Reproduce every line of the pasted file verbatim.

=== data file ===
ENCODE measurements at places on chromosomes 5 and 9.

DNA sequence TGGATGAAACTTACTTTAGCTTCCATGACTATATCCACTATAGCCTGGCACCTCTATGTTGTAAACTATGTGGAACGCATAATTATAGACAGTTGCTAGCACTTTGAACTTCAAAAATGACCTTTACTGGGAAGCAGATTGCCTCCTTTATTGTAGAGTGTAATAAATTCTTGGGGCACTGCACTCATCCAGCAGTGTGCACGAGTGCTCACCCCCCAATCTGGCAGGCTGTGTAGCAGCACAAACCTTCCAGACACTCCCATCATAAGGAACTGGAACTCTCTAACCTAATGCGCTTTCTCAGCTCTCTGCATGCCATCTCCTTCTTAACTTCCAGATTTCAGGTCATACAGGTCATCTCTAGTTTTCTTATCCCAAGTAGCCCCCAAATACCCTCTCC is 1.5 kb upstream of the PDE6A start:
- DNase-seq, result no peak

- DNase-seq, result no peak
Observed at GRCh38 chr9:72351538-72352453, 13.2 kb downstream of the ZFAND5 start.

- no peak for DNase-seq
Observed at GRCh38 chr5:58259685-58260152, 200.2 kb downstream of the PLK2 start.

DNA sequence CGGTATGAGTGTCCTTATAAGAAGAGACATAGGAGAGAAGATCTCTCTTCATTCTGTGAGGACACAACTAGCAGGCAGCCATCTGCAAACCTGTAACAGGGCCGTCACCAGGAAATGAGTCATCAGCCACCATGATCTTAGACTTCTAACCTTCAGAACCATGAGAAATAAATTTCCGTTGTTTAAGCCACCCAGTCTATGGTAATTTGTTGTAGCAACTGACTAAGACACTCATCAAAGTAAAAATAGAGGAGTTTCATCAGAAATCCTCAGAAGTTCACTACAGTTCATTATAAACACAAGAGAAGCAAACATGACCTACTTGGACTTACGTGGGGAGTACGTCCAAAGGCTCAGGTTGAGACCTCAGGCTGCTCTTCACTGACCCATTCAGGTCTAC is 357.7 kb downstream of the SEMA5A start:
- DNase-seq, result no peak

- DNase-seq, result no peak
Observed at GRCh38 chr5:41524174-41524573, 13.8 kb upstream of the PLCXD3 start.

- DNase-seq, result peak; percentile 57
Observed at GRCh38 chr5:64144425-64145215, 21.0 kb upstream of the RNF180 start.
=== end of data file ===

ENCODE measurements at places on chromosomes 5 and 9.

DNA sequence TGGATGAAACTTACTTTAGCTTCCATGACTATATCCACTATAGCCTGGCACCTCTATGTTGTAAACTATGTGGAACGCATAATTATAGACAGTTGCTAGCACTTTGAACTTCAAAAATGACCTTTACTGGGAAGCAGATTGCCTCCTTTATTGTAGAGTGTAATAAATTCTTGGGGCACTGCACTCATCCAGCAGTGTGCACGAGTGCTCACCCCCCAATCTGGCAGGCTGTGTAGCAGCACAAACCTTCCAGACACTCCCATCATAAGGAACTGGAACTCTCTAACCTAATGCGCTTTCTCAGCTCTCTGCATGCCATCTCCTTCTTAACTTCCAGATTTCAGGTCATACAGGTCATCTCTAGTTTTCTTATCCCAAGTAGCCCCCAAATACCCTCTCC is 1.5 kb upstream of the PDE6A start:
- DNase-seq, result no peak

- DNase-seq, result no peak
Observed at GRCh38 chr9:72351538-72352453, 13.2 kb downstream of the ZFAND5 start.

- no peak for DNase-seq
Observed at GRCh38 chr5:58259685-58260152, 200.2 kb downstream of the PLK2 start.

DNA sequence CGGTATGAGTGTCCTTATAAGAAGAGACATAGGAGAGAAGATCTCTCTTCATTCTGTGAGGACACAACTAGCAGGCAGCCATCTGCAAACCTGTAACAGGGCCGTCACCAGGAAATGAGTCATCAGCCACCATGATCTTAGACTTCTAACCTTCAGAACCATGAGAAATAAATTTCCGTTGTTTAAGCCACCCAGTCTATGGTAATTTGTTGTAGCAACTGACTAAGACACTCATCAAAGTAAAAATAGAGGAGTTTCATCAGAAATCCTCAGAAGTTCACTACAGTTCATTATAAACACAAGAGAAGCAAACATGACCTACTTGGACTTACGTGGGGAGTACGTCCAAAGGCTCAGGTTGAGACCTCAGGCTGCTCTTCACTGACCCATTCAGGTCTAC is 357.7 kb downstream of the SEMA5A start:
- DNase-seq, result no peak

- DNase-seq, result no peak
Observed at GRCh38 chr5:41524174-41524573, 13.8 kb upstream of the PLCXD3 start.

- DNase-seq, result peak; percentile 57
Observed at GRCh38 chr5:64144425-64145215, 21.0 kb upstream of the RNF180 start.